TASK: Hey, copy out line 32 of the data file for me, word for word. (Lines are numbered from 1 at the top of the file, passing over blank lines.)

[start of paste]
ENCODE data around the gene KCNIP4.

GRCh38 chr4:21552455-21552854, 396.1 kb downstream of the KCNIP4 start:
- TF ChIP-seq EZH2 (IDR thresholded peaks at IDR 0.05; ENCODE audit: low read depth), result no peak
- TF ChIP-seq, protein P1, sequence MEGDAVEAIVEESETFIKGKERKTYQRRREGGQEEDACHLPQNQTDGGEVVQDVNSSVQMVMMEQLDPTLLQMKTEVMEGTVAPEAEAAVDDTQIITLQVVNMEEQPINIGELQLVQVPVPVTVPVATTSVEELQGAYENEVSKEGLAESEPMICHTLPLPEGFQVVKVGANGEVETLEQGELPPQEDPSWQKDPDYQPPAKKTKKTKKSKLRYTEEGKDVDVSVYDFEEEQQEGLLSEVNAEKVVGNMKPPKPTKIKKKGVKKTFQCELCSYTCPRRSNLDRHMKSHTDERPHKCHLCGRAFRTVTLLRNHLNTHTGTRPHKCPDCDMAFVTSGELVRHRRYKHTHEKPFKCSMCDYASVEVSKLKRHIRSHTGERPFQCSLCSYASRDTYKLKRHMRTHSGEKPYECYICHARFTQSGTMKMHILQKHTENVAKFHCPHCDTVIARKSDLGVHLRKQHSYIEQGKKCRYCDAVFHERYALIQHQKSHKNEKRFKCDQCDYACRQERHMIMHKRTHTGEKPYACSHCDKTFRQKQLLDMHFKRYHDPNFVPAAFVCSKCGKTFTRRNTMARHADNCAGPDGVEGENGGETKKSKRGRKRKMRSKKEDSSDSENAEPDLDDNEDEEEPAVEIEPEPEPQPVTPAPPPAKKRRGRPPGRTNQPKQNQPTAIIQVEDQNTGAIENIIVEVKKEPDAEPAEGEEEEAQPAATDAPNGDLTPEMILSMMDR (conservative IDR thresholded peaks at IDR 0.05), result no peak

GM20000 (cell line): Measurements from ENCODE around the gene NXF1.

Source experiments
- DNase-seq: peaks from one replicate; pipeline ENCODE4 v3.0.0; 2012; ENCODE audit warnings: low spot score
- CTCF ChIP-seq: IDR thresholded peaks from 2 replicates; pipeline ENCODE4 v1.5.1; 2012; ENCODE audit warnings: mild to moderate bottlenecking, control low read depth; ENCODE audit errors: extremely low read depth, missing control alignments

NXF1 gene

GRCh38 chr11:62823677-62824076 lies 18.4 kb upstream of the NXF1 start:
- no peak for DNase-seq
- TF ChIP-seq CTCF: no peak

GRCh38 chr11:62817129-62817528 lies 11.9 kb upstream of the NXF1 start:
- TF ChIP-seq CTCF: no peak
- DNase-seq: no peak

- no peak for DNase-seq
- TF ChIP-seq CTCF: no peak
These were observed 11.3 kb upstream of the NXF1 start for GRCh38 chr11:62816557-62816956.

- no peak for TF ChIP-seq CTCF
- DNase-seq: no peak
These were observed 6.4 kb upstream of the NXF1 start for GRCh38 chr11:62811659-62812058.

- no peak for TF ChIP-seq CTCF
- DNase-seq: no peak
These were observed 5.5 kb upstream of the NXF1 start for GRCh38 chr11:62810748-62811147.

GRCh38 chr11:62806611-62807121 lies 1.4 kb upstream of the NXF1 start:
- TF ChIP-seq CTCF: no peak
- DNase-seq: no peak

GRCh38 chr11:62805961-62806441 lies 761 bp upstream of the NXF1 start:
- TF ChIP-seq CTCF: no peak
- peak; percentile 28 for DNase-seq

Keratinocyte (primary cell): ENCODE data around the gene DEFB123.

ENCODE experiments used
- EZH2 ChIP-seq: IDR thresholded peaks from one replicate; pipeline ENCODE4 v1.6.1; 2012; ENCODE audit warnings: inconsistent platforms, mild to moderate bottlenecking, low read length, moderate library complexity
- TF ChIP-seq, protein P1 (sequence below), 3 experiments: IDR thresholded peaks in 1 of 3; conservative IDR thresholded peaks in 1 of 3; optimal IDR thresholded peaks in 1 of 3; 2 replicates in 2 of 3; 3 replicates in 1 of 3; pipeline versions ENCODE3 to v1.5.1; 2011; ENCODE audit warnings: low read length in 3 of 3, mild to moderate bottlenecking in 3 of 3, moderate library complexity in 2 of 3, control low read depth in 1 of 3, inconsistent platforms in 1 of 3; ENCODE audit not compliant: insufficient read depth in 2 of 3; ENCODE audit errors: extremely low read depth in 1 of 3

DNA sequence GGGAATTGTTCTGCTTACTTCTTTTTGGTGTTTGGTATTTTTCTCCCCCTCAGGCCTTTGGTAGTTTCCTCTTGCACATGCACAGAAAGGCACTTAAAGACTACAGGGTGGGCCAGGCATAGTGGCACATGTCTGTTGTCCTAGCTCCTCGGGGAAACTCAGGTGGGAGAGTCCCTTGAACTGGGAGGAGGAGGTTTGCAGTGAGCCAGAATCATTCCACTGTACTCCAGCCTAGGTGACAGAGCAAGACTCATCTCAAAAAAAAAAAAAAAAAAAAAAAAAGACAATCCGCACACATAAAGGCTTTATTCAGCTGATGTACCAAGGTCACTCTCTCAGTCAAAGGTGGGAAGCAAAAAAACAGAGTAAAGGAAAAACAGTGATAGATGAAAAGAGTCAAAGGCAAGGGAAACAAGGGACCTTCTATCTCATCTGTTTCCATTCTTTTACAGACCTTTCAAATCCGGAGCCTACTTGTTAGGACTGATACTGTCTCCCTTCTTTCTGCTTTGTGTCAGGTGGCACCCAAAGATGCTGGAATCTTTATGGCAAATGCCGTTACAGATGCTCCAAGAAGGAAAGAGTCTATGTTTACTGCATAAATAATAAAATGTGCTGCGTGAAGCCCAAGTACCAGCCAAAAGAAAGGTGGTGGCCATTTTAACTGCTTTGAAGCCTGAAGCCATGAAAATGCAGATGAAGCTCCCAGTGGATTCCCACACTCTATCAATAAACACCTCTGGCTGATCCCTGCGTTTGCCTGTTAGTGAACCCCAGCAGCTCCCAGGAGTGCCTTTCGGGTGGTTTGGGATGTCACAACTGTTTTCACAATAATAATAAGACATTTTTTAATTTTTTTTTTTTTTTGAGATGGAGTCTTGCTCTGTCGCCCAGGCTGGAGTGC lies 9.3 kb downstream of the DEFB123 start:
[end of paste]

ENCODE experiments used